Mar 27 2012 @ 03:03pm     Reply  
  • bojikboy
    thumbs up!!
    Mar 27 2012 @ 12:45pm     Reply  
  • joyah
    The fighting scenes give me headache and I can't barely see who punches/hits who. The acquiring of pin is important so why do they make it like Katniss just bought it (or given), its just a minute of scene so why do they change it. @Trisha, about Glimmer issue, Glimmer is clearly District #1, Chloe and Cato were District 2. It was described that Glimmer is beautiful and flirty, so I assume that she get close with Cato for protection and Cato liking it back since Glimmer was indeed beautiful. I like how creative the punishment for Seneca Crane, it much more creative than the book. And they also add how Haymitch persuade Seneca to change the rules that it had to be a pair winner.

    I think the movie was brilliant and still sticks to its story as a whole. I just learned not to compare movie adaptation with the book since the movie was a compressed version (I think they really took a hard time compressing the movie).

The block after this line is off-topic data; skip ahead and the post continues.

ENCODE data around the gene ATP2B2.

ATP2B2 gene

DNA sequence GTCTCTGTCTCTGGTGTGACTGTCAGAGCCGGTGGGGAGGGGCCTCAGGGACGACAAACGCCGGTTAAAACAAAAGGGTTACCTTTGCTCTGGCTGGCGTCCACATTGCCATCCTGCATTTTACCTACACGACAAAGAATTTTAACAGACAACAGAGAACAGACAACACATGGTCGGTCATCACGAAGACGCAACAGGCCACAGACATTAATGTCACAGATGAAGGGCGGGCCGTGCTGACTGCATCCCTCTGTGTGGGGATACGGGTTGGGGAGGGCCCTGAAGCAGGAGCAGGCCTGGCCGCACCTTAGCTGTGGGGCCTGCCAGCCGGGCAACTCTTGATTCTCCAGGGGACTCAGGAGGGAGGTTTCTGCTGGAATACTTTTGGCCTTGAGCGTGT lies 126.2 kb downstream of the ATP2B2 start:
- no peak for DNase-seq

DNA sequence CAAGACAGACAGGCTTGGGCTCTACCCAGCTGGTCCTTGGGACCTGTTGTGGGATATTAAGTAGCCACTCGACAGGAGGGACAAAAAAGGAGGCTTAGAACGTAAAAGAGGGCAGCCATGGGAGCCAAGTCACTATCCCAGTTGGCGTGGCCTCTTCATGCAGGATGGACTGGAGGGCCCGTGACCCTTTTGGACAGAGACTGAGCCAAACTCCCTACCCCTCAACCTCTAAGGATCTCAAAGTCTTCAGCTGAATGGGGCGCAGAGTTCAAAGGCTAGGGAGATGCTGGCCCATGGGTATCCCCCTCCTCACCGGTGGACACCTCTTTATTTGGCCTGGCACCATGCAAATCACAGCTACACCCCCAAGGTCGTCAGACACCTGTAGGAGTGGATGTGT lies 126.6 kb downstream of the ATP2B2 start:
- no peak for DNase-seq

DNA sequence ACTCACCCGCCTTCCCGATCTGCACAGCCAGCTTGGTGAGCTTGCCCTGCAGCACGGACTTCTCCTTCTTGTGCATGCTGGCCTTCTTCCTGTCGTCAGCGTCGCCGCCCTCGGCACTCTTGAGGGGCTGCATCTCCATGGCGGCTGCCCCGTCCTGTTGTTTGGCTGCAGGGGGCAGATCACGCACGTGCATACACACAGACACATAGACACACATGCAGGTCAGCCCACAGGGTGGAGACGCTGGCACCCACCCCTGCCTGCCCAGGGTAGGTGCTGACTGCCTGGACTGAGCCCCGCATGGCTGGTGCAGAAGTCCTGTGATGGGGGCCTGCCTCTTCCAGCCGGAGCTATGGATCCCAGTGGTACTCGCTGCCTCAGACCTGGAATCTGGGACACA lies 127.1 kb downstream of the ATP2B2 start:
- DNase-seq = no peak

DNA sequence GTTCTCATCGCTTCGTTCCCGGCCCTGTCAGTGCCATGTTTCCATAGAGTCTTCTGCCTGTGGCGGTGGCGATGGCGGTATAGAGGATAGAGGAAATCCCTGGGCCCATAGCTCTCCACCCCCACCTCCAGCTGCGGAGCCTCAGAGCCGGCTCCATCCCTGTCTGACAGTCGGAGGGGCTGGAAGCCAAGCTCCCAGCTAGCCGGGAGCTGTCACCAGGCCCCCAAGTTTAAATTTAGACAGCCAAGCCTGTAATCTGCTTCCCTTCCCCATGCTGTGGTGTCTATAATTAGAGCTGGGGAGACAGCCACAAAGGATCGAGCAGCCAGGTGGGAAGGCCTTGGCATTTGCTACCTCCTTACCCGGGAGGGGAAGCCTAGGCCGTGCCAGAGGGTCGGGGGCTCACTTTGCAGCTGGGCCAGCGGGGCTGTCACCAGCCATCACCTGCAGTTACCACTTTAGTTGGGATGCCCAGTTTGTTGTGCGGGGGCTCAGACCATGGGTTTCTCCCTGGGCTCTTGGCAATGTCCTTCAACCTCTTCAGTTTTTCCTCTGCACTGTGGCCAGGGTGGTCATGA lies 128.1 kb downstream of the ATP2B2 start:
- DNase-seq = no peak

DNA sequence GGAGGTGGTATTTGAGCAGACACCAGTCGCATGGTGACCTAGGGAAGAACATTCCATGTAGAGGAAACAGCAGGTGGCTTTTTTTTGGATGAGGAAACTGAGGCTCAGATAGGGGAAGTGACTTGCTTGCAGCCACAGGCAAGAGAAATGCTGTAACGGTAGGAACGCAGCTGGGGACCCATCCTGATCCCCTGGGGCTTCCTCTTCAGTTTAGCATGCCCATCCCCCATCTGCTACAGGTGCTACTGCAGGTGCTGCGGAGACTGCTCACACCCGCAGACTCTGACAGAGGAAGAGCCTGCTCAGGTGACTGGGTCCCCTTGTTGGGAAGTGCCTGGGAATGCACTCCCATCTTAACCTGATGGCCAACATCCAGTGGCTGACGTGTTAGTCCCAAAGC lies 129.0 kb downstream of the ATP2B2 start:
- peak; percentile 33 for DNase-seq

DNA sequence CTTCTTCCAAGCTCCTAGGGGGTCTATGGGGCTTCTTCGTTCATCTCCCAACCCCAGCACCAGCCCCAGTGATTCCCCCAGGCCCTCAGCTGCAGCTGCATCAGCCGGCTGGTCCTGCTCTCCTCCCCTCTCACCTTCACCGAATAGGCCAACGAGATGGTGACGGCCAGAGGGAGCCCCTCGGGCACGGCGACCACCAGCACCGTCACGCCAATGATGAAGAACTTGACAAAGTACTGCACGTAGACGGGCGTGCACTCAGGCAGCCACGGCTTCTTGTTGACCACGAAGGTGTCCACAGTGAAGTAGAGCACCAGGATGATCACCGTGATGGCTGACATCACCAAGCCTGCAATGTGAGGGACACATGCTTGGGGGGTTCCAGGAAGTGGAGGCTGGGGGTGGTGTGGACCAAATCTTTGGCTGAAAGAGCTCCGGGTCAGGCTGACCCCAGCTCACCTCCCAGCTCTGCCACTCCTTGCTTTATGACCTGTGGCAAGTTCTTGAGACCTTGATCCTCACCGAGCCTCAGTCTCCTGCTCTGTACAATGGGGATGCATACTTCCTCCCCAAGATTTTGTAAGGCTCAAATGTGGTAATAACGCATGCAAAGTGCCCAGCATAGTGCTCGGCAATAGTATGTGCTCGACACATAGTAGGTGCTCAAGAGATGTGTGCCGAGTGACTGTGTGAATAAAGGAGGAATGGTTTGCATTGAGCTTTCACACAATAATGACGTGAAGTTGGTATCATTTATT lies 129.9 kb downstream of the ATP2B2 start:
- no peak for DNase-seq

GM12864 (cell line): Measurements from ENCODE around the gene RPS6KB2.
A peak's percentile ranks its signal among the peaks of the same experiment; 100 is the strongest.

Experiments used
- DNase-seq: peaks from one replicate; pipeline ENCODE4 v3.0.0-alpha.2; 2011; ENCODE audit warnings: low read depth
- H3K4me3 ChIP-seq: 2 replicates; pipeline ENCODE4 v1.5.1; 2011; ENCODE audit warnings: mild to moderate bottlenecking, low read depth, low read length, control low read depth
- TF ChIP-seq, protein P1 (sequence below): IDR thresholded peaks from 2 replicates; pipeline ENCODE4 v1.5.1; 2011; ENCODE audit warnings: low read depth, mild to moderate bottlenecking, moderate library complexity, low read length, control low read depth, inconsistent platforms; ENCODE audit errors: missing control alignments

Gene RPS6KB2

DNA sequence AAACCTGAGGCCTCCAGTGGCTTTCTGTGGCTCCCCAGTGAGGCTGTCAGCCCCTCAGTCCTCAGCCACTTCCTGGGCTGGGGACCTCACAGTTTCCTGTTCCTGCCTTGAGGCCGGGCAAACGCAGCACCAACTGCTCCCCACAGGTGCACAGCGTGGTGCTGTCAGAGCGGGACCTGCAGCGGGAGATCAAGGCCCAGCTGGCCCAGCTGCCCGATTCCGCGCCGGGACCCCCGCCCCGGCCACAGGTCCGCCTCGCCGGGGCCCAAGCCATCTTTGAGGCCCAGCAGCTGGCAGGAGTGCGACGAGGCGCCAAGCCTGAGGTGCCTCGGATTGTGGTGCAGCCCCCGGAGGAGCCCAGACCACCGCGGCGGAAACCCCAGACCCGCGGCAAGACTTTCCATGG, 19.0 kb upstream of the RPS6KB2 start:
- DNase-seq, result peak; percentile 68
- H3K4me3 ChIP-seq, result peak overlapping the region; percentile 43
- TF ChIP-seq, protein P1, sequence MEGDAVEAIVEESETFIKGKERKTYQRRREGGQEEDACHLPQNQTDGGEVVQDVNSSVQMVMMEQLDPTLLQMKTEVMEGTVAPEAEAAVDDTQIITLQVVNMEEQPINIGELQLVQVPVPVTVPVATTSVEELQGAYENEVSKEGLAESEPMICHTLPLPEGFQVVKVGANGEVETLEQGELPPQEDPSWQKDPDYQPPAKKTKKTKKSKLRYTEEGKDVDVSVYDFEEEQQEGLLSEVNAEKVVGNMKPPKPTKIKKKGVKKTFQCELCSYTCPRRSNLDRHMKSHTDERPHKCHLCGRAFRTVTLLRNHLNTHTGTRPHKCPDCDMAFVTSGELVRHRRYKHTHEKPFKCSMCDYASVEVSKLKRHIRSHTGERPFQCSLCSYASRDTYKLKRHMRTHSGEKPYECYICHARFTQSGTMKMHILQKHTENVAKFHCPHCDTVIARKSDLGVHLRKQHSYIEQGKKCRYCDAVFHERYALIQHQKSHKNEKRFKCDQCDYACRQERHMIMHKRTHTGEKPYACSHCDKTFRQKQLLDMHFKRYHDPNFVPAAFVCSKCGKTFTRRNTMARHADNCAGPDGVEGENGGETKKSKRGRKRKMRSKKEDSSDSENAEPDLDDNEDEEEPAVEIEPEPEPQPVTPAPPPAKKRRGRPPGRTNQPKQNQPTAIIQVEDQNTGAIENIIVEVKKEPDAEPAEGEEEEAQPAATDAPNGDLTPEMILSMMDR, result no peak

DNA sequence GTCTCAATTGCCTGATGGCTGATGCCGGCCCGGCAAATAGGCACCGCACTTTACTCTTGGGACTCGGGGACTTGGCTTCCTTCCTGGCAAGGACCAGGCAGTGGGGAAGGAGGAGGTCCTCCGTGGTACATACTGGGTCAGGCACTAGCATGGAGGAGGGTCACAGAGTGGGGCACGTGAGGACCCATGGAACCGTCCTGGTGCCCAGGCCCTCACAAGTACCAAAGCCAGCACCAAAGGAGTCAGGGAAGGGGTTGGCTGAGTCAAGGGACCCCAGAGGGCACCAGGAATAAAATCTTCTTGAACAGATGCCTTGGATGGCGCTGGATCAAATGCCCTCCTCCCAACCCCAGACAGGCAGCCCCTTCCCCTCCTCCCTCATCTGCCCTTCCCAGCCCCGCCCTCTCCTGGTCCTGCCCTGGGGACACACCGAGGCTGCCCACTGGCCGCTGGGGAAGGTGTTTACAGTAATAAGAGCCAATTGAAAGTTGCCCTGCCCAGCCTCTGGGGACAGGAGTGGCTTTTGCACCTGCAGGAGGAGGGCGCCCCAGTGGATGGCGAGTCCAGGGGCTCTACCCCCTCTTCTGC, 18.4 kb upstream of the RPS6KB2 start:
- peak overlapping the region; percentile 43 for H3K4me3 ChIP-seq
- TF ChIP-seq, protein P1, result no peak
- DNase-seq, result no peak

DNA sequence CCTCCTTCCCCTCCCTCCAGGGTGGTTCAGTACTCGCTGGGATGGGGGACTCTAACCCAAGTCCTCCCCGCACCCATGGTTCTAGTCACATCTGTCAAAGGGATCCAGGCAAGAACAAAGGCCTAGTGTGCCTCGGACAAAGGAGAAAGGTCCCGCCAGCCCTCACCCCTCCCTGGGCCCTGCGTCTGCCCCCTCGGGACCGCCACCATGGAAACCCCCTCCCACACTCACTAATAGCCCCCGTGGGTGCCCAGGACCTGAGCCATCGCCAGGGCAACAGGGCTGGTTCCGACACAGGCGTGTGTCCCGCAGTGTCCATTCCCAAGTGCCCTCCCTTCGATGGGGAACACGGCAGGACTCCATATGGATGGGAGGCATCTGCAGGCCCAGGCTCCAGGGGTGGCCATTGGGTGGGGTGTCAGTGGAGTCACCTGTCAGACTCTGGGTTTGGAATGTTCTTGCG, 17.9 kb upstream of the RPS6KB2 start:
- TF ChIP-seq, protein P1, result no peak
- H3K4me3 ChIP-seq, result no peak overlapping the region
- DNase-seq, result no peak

Now my major issue is, why can't I find a hard bound Hunger Games books on the bookstore? It worth a collection.
    Mar 26 2012 @ 04:01pm     Reply   Hide replies
    • nausea
      you are right!!! the fighting scenes (and many more) gave headache, nausea and vomiting to many viewers. probably in the name of cost-savings and to hide the inability of the actos and actresses to perform difficult stunts, the director decided to use the following techniques:

      1. use of cheap handheld camera. (by far cheaper than the traditional movie camera)
      2. close-up shots. (no expensive background needed)